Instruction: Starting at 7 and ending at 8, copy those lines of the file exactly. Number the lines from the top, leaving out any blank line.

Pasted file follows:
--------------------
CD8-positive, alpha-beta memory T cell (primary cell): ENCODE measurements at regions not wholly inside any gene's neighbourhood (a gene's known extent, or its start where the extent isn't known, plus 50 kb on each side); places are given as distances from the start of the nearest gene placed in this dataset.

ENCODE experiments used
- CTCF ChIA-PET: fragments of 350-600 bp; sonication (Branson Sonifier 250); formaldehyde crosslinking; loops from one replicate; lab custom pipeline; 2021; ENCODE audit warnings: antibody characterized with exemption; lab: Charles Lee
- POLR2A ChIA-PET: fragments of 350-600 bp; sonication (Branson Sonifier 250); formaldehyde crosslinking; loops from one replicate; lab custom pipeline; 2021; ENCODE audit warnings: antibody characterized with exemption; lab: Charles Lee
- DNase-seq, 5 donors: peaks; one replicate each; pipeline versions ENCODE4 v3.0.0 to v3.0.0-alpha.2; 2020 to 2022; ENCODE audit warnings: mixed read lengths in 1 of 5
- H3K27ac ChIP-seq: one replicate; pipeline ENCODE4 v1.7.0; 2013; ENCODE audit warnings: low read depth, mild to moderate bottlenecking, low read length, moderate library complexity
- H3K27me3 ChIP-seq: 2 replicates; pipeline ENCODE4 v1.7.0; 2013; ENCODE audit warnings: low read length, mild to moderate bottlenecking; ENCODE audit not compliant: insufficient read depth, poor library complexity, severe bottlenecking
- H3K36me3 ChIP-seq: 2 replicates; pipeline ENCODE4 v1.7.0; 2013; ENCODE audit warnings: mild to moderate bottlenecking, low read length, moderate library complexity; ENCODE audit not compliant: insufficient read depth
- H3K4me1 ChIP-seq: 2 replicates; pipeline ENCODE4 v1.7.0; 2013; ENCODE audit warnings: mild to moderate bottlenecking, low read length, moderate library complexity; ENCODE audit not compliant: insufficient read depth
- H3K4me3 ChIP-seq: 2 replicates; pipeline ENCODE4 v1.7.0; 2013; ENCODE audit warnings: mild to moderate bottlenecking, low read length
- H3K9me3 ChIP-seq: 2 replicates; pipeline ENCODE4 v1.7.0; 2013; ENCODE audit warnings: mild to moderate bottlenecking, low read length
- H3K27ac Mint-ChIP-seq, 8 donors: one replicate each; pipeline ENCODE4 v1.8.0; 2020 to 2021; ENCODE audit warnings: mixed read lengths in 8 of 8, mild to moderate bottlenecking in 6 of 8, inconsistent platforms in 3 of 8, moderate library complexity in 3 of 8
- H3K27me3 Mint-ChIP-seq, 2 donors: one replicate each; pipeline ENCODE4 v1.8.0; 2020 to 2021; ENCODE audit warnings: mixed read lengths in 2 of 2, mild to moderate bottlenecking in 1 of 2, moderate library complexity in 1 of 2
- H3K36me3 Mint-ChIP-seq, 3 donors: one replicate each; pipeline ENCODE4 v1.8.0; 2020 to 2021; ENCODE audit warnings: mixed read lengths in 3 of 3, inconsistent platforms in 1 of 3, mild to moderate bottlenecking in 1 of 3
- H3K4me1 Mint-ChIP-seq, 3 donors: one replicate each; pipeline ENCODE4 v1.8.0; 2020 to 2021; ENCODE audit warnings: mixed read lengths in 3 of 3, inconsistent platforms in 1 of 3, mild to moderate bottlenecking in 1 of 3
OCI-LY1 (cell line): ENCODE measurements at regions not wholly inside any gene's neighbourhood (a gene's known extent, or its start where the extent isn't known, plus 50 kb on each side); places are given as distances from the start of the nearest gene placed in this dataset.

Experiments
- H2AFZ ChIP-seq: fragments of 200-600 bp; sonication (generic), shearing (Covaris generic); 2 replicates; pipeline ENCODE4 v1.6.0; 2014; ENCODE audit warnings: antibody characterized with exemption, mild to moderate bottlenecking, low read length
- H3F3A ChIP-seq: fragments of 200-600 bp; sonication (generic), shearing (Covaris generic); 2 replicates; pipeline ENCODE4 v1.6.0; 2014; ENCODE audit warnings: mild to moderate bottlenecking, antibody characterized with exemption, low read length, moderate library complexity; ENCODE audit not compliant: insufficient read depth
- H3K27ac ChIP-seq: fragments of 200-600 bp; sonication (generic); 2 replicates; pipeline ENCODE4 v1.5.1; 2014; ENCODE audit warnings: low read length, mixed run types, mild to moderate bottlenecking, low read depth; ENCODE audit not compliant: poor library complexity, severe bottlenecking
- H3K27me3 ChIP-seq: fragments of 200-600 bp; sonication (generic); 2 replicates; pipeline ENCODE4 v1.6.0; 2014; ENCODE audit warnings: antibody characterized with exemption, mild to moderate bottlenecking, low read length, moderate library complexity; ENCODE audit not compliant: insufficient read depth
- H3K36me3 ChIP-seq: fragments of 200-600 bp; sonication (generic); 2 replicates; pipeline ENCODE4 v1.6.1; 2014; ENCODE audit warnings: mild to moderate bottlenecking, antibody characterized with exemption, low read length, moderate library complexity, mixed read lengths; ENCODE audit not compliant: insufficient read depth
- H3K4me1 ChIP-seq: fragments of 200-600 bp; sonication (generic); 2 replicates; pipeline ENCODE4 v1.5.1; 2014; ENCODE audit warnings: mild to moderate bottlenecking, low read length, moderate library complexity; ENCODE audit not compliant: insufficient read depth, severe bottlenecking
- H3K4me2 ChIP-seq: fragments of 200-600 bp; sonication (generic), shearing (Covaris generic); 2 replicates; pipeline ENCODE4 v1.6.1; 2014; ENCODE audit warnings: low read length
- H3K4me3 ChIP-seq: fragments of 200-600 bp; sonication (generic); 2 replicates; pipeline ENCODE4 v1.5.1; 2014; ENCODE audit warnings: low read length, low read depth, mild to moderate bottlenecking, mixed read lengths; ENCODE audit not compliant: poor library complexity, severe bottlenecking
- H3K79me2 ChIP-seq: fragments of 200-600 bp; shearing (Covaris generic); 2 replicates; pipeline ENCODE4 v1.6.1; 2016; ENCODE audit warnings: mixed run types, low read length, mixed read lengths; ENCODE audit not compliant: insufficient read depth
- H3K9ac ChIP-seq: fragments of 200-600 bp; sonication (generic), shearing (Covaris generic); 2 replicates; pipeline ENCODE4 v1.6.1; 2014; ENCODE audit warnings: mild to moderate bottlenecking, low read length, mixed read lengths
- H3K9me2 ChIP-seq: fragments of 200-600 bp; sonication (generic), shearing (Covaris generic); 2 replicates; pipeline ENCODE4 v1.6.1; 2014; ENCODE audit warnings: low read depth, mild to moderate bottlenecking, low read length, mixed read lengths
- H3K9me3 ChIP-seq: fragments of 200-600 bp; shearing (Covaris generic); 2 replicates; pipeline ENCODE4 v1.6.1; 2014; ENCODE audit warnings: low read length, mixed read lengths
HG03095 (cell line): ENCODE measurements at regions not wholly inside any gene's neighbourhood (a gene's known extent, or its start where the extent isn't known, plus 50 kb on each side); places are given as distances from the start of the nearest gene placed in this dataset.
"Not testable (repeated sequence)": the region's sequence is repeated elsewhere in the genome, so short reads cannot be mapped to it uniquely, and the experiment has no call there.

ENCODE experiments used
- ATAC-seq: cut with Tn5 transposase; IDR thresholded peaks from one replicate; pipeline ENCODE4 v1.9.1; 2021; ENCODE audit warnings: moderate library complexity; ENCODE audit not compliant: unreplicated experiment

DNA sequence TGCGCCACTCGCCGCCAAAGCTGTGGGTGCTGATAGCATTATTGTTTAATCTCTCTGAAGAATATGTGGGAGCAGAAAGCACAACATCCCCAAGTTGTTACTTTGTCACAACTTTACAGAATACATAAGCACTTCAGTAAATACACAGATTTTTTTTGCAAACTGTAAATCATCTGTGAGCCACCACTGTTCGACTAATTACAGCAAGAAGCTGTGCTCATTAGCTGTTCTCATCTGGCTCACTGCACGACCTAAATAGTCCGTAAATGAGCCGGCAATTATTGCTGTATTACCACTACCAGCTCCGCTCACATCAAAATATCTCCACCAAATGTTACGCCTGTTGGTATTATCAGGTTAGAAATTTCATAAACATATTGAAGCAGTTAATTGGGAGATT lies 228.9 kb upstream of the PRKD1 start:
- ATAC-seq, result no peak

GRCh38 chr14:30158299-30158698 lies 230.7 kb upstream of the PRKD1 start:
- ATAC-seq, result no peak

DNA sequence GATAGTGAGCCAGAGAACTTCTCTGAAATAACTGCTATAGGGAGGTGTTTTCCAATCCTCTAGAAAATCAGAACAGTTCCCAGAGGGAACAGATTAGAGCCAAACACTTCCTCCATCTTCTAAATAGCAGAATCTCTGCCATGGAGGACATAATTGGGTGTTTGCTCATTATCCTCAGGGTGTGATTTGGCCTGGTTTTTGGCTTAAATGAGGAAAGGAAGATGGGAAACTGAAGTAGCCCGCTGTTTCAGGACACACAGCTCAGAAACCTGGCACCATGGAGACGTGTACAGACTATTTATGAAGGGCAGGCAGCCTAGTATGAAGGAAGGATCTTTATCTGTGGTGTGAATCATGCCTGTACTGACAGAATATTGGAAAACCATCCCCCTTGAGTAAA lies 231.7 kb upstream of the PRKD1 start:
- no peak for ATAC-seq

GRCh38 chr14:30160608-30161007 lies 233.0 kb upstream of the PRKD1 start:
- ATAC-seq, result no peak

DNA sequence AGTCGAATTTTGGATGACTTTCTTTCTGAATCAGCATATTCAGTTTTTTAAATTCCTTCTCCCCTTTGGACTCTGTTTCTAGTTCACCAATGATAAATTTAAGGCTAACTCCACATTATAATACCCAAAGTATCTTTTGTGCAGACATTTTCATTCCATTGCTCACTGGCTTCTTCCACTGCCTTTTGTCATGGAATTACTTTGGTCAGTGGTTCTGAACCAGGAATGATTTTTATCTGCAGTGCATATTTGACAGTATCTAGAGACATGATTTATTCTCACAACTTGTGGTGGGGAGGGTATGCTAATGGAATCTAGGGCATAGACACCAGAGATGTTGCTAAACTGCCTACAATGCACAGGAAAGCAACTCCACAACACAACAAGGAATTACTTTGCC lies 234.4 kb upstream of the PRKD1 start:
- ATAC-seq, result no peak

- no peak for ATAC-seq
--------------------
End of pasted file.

- H3K27me3 ChIP-seq: 2 replicates; pipeline ENCODE4 v1.7.0; 2013; ENCODE audit warnings: low read length, mild to moderate bottlenecking; ENCODE audit not compliant: insufficient read depth, poor library complexity, severe bottlenecking
- H3K36me3 ChIP-seq: 2 replicates; pipeline ENCODE4 v1.7.0; 2013; ENCODE audit warnings: mild to moderate bottlenecking, low read length, moderate library complexity; ENCODE audit not compliant: insufficient read depth